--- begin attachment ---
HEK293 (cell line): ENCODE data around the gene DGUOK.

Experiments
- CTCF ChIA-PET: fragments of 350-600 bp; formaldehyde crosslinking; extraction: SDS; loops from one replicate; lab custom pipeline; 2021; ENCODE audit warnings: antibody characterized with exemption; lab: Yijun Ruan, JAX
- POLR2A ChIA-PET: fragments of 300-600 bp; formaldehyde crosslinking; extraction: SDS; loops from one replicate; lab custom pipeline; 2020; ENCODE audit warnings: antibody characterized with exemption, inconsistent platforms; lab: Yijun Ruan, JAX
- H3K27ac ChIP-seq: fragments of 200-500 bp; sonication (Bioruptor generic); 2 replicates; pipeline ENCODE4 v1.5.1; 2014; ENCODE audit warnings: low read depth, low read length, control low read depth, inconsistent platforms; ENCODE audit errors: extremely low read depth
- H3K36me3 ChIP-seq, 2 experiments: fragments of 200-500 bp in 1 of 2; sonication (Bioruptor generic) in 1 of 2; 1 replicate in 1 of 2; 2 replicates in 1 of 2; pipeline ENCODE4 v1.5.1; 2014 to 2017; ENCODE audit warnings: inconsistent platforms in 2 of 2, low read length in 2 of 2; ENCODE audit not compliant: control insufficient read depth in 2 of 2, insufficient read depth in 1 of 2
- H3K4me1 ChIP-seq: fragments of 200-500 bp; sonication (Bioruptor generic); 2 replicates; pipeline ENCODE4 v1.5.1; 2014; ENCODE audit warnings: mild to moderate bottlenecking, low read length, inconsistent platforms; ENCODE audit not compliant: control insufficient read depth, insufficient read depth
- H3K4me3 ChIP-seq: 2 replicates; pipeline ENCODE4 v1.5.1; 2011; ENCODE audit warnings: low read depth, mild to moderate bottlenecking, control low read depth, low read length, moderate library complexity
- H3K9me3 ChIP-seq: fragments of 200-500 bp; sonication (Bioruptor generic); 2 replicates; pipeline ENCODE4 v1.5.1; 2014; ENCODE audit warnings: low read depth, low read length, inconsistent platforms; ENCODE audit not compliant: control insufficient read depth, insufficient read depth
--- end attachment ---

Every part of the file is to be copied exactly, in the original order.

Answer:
HEK293 (cell line): ENCODE data around the gene DGUOK.

Experiments
- CTCF ChIA-PET: fragments of 350-600 bp; formaldehyde crosslinking; extraction: SDS; loops from one replicate; lab custom pipeline; 2021; ENCODE audit warnings: antibody characterized with exemption; lab: Yijun Ruan, JAX
- POLR2A ChIA-PET: fragments of 300-600 bp; formaldehyde crosslinking; extraction: SDS; loops from one replicate; lab custom pipeline; 2020; ENCODE audit warnings: antibody characterized with exemption, inconsistent platforms; lab: Yijun Ruan, JAX
- H3K27ac ChIP-seq: fragments of 200-500 bp; sonication (Bioruptor generic); 2 replicates; pipeline ENCODE4 v1.5.1; 2014; ENCODE audit warnings: low read depth, low read length, control low read depth, inconsistent platforms; ENCODE audit errors: extremely low read depth
- H3K36me3 ChIP-seq, 2 experiments: fragments of 200-500 bp in 1 of 2; sonication (Bioruptor generic) in 1 of 2; 1 replicate in 1 of 2; 2 replicates in 1 of 2; pipeline ENCODE4 v1.5.1; 2014 to 2017; ENCODE audit warnings: inconsistent platforms in 2 of 2, low read length in 2 of 2; ENCODE audit not compliant: control insufficient read depth in 2 of 2, insufficient read depth in 1 of 2
- H3K4me1 ChIP-seq: fragments of 200-500 bp; sonication (Bioruptor generic); 2 replicates; pipeline ENCODE4 v1.5.1; 2014; ENCODE audit warnings: mild to moderate bottlenecking, low read length, inconsistent platforms; ENCODE audit not compliant: control insufficient read depth, insufficient read depth
- H3K4me3 ChIP-seq: 2 replicates; pipeline ENCODE4 v1.5.1; 2011; ENCODE audit warnings: low read depth, mild to moderate bottlenecking, control low read depth, low read length, moderate library complexity
- H3K9me3 ChIP-seq: fragments of 200-500 bp; sonication (Bioruptor generic); 2 replicates; pipeline ENCODE4 v1.5.1; 2014; ENCODE audit warnings: low read depth, low read length, inconsistent platforms; ENCODE audit not compliant: control insufficient read depth, insufficient read depth